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Seite 28 - Sleep no more! Macbeth does murder sleep" — the innocent sleep, Sleep that knits up the ravell'd sleave of care; The death of each day's life, sore labour's bath, Balm of hurt minds, great Nature's second course, Chief nourisher in life's feast — Lady M. What do you mean? Macb. Still it cried "Sleep no more!
Seite 132 - If we would copy nature, it may be useful to take this idea along with us, that pastoral is an image of what they call the golden age. So that we are not to describe our shepherds as shepherds at this day really are, but as they may be conceived then to have been ; when the best of men followed the employment.
Seite 5 - Must lackey a dumb Art that best can suit The taste of this once-intellectual Land. A backward movement surely have we here, From manhood, back to childhood ; for the age, Back towards caverned life's first rude career. Avaunt this vile abuse of pictured page ! Must...
Seite 84 - Pepino! old trees in their living state are the only things that money cannot command. Rivers leave their beds, run into cities, and traverse mountains for it; obelisks and arches, palaces and temples, amphitheatres and pyramids, rise up like exhalations at its bidding; even the free spirit of Man, the only thing great on earth, crouches and cowers in its presence. It passes away and vanishes before venerable trees. What a sweet odour is here! whence comes it? sweeter it appears to me and stronger...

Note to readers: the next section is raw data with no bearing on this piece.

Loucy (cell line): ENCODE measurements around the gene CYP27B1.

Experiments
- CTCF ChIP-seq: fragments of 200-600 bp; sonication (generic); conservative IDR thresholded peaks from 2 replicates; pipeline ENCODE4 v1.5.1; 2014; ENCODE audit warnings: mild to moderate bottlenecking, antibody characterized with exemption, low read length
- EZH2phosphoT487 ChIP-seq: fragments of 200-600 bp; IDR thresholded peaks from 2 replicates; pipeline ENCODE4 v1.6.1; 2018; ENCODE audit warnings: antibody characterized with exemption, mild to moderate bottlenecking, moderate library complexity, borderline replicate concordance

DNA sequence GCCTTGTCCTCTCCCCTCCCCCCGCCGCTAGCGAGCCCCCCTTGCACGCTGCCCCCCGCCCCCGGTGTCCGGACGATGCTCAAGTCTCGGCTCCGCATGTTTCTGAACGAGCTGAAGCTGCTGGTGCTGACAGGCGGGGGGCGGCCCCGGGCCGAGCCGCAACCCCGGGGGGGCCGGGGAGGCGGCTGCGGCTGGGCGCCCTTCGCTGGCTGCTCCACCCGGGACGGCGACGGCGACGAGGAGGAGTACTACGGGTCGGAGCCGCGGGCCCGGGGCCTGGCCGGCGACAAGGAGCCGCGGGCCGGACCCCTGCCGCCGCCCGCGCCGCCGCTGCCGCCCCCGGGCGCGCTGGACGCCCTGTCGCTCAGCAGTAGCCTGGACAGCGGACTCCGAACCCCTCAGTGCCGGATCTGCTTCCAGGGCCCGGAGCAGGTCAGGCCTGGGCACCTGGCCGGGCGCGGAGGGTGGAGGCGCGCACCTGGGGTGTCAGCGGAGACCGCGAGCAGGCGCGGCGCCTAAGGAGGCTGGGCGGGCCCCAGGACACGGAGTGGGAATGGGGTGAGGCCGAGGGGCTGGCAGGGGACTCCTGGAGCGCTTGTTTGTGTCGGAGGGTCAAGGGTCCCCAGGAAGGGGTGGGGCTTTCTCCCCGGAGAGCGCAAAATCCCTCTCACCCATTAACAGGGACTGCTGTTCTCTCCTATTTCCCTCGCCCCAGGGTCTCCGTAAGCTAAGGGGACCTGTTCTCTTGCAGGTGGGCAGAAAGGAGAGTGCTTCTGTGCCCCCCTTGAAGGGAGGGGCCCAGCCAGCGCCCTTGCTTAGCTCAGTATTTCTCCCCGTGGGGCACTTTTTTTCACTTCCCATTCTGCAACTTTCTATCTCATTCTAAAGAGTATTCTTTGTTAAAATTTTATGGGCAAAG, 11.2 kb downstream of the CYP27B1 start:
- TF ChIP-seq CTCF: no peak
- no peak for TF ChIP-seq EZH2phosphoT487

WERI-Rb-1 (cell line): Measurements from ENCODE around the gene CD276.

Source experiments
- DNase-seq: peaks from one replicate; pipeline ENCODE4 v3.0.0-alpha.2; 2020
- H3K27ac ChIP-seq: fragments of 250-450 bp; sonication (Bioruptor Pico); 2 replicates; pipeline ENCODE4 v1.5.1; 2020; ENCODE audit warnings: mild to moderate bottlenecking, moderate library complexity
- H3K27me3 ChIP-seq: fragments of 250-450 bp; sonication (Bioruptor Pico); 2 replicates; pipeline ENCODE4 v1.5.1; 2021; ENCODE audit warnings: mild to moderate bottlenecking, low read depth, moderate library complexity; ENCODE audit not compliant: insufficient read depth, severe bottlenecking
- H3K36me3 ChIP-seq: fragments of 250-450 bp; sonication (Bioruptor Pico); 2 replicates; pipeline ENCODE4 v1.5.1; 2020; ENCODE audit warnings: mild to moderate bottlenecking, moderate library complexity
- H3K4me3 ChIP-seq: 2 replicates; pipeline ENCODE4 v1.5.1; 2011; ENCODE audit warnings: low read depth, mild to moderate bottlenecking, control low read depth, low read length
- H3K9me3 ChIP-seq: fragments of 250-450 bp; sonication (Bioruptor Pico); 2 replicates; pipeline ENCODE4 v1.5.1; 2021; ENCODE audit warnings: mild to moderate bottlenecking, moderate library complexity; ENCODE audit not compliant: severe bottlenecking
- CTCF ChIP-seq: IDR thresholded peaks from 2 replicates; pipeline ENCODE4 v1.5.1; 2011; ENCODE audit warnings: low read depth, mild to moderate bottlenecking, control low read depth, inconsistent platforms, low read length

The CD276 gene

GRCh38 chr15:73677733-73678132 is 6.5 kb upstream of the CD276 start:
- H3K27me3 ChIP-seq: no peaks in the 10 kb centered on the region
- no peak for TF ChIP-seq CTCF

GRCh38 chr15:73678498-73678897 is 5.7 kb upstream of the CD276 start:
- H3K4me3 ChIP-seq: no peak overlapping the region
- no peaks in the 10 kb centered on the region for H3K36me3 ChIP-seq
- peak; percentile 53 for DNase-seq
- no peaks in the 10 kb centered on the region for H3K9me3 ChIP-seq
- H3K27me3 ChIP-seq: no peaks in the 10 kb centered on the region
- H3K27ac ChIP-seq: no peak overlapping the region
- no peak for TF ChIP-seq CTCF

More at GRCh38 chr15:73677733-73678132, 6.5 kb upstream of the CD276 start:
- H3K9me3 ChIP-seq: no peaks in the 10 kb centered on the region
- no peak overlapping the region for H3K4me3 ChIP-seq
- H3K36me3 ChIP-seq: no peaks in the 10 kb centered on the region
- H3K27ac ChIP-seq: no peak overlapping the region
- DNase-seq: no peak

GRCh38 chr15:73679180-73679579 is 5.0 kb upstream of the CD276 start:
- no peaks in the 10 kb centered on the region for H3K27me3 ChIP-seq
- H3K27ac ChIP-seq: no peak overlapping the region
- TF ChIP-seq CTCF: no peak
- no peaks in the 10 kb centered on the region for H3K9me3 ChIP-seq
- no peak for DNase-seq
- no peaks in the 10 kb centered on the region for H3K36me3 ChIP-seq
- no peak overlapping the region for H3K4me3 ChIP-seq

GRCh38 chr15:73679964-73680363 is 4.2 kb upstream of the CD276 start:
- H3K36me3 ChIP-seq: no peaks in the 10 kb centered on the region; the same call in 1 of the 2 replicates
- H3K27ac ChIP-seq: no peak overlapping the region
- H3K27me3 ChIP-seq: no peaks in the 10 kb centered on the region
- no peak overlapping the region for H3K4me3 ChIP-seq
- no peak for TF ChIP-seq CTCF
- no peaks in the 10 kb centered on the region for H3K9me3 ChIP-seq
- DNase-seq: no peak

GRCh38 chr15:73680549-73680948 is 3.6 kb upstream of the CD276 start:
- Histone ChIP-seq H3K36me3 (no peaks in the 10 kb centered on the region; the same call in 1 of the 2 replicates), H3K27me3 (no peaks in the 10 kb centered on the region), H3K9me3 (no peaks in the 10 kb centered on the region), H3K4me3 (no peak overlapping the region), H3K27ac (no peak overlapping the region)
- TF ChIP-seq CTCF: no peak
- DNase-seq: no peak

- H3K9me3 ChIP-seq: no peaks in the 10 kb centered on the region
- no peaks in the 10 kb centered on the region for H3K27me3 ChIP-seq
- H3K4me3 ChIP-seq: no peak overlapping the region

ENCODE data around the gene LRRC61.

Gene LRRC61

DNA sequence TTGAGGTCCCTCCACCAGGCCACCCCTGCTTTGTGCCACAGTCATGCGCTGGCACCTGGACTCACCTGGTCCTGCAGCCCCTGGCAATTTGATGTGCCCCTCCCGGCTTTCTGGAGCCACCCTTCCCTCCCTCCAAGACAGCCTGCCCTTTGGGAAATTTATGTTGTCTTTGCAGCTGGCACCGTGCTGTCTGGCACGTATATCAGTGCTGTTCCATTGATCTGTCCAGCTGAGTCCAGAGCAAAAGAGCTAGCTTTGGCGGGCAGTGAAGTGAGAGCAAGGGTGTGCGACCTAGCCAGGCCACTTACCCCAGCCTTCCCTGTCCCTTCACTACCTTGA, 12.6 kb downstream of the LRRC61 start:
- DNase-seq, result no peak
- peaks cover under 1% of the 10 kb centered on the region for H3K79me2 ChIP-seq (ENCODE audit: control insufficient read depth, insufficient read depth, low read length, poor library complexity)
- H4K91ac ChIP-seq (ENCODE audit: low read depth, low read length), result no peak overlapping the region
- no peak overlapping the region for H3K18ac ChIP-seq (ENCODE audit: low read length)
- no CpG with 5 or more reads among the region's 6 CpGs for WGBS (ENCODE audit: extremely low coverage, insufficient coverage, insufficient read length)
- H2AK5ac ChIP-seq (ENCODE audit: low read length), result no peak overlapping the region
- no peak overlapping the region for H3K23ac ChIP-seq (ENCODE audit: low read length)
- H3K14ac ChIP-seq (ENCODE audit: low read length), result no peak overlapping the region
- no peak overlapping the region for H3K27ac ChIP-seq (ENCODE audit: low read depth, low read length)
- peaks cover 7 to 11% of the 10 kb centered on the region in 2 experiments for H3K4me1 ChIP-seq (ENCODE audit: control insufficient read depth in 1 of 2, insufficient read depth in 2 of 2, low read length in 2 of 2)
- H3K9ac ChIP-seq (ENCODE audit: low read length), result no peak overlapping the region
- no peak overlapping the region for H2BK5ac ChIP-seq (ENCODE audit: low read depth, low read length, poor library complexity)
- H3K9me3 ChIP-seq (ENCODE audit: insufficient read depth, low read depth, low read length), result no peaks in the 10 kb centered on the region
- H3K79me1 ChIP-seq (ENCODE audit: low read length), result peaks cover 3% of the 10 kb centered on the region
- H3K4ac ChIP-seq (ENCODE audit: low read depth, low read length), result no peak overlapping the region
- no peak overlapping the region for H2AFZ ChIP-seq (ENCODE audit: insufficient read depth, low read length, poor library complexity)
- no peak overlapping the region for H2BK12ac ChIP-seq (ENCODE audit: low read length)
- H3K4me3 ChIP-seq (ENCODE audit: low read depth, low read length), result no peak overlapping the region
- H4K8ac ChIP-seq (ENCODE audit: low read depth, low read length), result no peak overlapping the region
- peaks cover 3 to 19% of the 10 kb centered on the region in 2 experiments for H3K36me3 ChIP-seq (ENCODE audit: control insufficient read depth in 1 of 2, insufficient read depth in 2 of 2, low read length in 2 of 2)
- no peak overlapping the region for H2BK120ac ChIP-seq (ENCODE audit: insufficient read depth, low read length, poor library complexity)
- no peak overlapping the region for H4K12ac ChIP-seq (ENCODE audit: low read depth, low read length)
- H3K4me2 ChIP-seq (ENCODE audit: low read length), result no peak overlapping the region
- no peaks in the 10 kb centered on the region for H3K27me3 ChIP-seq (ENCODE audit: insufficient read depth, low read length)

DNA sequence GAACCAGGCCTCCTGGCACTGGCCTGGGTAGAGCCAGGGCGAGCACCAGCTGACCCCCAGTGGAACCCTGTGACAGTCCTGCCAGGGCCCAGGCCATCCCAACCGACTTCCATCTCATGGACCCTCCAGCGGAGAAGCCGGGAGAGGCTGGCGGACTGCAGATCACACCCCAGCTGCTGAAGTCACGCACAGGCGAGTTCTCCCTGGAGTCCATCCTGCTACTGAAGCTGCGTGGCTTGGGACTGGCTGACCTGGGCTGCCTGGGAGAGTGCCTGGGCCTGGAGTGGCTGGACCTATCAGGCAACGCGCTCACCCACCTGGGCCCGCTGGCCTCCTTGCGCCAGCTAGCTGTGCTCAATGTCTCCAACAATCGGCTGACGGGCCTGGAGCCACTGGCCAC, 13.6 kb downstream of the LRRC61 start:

Seite 76 - I strove with none, for none was worth my strife. Nature I loved and, next to Nature, Art; I warmed both hands before the fire of life; It sinks, and I am ready to depart. ON DEATH Death stands above me, whispering low I know not what into my ear; Of his strange language all I know Is, there is not a word of fear.
Seite 84 - Laodameia died; Helen died; Leda, the beloved of Jupiter, went before. It is better to repose in the earth betimes than to sit up late; better, than to cling pertinaciously to what we feel crumbling under us, and to protract an inevitable fall. We may enjoy the present, while we are insensible of infirmity and decay; but the present, like a note in music, is nothing but as it appertains to what is past and what is to come. There are no fields of amaranth on this side of the grave; there are no voices,...
Seite 132 - Mecaenas is yclad in claye, And great Augustus long ygoe is dead, And all the worthies liggen wrapt in leade, That matter made for Poets on to play : For ever, who in derring-doe were dreade, The loftie verse of hem was loved aye.
Seite 76 - THE leaves are falling; so am I; The few late flowers have moisture in the eye; So have I too. Scarcely on any bough is heard Joyous, or even unjoyous, bird The whole wood through. Winter may come: he brings but nigher His circle (yearly narrowing) to the fire The River of Life 407 Where old friends meet. Let him; now heaven is overcast, And spring and summer both are past, And all things sweet.
Seite 103 - They are those in which the suffering finds no~ vent in action ; in which a continuous state of mental distress is prolonged, unrelieved by incident, hope, or resistance ; I in which there is everything to be endured, nothing to be done.